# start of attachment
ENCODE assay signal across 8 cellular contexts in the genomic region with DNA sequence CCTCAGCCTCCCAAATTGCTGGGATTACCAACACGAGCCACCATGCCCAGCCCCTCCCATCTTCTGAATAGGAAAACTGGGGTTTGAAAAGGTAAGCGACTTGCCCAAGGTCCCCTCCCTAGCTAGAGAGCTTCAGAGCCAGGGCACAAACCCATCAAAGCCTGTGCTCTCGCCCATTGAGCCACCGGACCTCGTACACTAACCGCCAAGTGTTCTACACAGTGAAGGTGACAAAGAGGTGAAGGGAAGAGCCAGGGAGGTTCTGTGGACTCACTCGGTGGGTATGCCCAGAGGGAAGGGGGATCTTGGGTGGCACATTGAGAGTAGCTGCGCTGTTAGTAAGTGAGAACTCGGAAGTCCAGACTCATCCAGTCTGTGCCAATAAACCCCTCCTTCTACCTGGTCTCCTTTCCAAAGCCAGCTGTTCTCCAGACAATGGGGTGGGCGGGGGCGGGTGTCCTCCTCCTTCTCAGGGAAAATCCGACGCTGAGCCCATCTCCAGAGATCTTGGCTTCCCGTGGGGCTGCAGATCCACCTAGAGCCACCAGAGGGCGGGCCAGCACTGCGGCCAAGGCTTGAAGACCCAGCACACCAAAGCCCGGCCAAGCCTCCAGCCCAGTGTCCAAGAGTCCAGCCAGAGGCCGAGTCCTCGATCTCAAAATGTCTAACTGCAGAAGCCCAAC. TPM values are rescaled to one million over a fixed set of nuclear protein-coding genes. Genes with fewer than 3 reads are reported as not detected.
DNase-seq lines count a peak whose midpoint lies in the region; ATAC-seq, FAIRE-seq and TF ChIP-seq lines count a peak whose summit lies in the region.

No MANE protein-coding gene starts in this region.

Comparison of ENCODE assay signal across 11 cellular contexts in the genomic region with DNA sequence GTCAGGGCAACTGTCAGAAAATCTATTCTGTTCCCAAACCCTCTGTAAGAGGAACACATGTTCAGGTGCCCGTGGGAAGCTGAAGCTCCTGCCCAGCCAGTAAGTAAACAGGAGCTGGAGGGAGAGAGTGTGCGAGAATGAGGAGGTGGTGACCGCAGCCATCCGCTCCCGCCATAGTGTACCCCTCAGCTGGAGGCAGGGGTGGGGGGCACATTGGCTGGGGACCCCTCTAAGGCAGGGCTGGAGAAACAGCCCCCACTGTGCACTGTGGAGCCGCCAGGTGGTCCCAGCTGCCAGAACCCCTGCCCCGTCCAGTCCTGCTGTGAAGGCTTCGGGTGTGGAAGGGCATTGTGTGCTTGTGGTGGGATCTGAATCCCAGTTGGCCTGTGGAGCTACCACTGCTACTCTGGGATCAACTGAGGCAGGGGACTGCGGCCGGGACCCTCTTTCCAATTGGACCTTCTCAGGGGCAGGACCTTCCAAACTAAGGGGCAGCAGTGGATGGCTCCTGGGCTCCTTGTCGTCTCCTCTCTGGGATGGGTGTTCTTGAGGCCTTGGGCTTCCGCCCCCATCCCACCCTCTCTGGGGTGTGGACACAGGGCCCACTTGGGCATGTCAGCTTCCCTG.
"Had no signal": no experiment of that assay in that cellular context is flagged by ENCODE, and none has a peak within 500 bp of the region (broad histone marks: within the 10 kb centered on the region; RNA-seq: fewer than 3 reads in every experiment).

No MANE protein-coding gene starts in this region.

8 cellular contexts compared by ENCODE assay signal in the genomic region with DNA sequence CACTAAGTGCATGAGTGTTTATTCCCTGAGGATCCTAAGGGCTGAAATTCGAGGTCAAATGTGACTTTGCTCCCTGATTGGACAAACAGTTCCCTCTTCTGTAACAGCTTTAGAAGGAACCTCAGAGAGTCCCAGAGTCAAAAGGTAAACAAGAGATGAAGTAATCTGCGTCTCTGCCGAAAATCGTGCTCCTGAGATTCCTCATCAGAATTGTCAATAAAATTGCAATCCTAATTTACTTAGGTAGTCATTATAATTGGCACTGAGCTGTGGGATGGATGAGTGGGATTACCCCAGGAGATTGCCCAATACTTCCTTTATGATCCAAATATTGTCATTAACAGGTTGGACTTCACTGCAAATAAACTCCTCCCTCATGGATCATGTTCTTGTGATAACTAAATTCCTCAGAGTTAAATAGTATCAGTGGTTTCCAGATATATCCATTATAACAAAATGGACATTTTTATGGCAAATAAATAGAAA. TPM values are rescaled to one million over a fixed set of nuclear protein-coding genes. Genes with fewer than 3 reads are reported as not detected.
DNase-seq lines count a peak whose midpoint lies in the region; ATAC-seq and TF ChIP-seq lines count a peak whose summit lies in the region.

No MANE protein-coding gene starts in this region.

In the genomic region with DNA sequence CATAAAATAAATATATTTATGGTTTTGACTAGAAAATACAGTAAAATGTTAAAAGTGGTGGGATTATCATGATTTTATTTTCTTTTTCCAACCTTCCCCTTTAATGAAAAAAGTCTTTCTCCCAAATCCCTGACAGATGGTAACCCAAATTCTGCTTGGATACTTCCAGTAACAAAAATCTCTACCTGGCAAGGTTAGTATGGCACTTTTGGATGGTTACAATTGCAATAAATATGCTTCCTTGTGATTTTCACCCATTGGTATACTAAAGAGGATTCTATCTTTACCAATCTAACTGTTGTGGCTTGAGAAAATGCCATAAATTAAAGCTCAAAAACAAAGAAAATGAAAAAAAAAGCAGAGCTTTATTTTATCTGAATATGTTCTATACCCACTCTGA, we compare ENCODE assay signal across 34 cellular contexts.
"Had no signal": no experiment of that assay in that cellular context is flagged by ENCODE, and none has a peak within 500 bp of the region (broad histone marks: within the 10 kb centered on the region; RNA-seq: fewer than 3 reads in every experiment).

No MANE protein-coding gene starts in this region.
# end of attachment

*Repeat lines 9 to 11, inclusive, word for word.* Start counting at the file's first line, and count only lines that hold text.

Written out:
No MANE protein-coding gene starts in this region.

In the genomic region with DNA sequence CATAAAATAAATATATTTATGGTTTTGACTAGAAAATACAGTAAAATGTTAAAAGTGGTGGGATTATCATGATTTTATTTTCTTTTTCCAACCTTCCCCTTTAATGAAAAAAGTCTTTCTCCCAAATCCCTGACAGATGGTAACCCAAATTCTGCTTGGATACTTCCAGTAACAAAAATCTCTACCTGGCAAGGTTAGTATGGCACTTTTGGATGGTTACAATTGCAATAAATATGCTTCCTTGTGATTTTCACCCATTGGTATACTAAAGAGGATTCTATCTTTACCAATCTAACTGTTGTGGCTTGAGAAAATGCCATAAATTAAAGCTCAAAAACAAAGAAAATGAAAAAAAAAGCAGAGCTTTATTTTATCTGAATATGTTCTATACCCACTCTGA, we compare ENCODE assay signal across 34 cellular contexts.
"Had no signal": no experiment of that assay in that cellular context is flagged by ENCODE, and none has a peak within 500 bp of the region (broad histone marks: within the 10 kb centered on the region; RNA-seq: fewer than 3 reads in every experiment).